While the influence of SDOH on health and health outcomes is not new, these findings advance our understanding on the cumulative impact SDOH have on health care utilization. Previous work has highlighted the gradient or “dose-response” of multiple adverse SDOH on clinical outcomes (e.g., control and management of diabetes).10,15 Additionally, there has been work exploring the association of SDOH on hospitalization.16,17 Yet, to our knowledge, little work has been done to capture the cumulative effect SDOH have on hospitalization. This is likely due to the fact that assessing the impact of SDOH on a utilization outcome such as hospitalization is complicated—given that causal pathways are numerous, interconnected, and highly complex. For example, higher hospitalization rates may be driven by poor health literacy, but could be affected by food insecurity, lack of social connections, economic instability, and other interlinked social factors. Due to this complex interaction, efforts to quantify the impact of any single factor on a health outcome are likely inadequate, as they fail to capture the entire effect of an individual’s social context. Our findings suggest that the clustering of SDOH may indicate a more substantial need to address these risk factors given the strong and wide influence SDOH have on a broad range of health conditions, clinical outcomes (e.g., cardiovascular disease, stroke, diabetes)3,9,11,18,19, and risk prediction models used by payors.3,4,20 We note that while these data indicate a small effect size, when applied to a national lens, even small, incremental increases in hospitalization risk could have substantial impact. In this case, our data indicate that four-in-ten American are at elevated risk of hospitalization due to their SDOH burden.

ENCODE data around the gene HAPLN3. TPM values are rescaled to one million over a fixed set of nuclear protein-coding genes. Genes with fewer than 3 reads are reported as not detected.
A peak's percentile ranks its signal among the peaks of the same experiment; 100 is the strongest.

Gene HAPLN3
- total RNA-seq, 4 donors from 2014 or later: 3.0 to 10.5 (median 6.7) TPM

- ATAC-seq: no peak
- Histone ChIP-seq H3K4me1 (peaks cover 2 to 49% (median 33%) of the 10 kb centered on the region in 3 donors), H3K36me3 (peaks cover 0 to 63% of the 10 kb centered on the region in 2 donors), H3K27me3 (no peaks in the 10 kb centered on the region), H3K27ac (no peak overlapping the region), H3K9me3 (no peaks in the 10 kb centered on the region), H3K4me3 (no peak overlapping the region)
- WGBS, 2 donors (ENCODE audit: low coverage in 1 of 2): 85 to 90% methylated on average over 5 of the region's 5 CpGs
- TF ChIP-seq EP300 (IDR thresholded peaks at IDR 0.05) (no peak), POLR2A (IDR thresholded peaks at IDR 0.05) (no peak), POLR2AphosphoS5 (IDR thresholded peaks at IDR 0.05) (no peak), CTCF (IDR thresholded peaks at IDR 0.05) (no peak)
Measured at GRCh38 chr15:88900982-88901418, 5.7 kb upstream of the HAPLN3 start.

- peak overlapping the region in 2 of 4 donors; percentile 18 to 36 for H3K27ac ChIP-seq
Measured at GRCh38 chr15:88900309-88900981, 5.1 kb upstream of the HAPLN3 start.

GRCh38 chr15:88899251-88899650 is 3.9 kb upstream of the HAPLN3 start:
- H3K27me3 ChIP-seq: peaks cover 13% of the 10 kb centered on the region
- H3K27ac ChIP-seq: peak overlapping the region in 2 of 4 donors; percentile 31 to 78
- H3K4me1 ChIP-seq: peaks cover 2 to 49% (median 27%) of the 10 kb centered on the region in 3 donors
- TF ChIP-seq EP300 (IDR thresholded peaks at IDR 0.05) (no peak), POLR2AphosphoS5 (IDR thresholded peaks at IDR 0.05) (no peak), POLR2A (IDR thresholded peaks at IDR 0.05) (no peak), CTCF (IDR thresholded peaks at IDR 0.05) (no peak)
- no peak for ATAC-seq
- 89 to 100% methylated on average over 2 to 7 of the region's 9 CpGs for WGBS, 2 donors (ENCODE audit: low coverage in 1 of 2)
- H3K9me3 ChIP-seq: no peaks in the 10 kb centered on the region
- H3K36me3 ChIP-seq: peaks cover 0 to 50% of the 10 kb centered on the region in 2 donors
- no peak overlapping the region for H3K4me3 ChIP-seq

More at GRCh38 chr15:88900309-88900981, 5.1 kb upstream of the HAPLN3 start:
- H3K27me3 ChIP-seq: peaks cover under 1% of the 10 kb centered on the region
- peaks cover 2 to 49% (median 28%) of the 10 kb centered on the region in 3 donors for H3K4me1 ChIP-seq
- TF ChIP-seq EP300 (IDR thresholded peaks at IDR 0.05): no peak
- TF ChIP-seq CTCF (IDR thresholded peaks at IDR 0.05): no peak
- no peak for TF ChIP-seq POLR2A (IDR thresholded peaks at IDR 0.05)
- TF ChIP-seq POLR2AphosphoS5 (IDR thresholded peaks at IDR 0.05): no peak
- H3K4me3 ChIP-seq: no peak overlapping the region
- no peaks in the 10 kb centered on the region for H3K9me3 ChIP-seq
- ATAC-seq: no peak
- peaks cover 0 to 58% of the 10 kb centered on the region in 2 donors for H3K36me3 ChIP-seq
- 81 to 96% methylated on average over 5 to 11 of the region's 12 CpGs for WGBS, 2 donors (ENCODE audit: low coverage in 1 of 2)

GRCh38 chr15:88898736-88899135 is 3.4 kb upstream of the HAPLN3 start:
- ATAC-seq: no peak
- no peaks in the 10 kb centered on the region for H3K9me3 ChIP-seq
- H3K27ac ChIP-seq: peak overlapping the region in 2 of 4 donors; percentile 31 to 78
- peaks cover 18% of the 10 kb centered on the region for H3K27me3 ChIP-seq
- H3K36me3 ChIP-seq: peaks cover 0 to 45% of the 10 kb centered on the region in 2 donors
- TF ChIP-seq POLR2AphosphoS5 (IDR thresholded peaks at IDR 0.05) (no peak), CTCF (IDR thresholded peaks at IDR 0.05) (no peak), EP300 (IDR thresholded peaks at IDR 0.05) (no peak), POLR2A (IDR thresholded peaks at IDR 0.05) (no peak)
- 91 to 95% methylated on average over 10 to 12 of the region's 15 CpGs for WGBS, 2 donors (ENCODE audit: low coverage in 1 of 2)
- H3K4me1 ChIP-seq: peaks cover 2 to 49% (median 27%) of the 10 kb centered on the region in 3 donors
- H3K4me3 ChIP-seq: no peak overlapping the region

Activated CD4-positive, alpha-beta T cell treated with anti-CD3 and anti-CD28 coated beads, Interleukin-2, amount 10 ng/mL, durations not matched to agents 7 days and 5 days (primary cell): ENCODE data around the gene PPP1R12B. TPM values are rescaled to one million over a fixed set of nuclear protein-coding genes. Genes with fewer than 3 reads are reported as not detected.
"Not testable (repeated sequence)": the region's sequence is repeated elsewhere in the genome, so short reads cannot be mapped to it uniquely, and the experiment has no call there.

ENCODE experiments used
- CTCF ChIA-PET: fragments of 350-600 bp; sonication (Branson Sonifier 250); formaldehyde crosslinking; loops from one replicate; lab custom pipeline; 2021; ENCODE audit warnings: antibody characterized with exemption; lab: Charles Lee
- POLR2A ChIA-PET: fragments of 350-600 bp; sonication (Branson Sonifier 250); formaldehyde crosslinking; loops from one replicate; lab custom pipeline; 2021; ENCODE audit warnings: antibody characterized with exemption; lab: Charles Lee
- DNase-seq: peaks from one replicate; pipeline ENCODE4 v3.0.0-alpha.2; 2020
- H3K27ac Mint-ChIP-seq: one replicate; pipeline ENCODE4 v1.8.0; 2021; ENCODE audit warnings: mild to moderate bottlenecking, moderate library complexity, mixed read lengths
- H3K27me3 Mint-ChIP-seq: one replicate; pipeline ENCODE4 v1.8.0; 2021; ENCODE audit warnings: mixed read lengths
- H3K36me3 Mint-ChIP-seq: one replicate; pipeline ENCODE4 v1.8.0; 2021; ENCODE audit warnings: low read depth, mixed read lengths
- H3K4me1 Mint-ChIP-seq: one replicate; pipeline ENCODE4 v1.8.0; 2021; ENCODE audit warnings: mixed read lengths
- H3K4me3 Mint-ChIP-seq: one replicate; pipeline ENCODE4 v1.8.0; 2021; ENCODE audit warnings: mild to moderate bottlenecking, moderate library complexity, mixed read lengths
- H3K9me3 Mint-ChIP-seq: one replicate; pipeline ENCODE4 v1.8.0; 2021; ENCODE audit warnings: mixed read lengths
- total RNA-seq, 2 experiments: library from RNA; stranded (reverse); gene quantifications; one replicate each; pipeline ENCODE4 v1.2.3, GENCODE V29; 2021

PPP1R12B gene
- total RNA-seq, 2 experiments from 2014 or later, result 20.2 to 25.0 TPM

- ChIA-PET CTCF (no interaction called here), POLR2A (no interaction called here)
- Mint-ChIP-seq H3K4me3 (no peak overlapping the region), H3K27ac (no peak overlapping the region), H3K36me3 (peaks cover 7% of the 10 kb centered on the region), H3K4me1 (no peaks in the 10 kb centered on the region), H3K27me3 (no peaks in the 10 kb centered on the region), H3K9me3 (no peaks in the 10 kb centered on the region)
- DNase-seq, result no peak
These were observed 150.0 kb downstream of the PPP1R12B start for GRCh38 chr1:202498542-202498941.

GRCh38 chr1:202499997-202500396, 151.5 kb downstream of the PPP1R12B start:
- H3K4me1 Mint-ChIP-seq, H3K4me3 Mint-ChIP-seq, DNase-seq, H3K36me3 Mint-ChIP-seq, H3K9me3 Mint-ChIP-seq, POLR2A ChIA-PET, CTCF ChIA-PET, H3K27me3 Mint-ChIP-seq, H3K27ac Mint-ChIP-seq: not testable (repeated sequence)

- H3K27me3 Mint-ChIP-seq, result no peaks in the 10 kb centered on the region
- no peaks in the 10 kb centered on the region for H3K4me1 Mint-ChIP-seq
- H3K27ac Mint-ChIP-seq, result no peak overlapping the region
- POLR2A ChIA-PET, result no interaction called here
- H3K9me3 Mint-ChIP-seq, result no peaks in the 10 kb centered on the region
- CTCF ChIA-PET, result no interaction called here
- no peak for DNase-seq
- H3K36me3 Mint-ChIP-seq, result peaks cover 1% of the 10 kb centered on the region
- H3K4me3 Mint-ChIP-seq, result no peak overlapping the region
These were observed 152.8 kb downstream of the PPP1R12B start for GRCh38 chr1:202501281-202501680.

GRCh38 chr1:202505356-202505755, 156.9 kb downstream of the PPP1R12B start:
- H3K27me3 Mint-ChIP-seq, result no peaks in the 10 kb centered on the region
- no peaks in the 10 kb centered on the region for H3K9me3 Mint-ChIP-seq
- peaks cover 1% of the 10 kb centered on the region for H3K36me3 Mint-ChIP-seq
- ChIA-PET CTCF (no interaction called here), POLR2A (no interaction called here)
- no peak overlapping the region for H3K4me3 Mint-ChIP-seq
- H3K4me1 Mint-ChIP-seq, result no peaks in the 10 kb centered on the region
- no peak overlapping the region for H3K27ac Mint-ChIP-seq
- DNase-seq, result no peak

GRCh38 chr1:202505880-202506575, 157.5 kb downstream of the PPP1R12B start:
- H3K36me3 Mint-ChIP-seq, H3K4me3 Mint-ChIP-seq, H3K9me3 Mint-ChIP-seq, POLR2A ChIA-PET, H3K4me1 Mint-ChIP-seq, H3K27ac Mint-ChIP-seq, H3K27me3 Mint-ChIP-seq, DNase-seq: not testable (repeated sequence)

Our findings have important research and policy implications. First, this work highlights the importance of collecting, tracking, and utilizing SDOH to improve health and health outcomes. In 2014, the National Academy of Medicine (formerly known as the Institute of Medicine) recommended the routine collection of a panel of clinically significant SDOH measures that may be obtained by self-report in advance of or during a health care encounter.21 Given the known complexity and interconnectedness of SDOH, others have built upon this idea and proposed the development of an individualized “polysocial risk score” to identify at-risk individuals.22 Such a score could help predict the risk of varying combinations of social conditions and how they are related to specific health outcomes. Our results potentially support such an approach.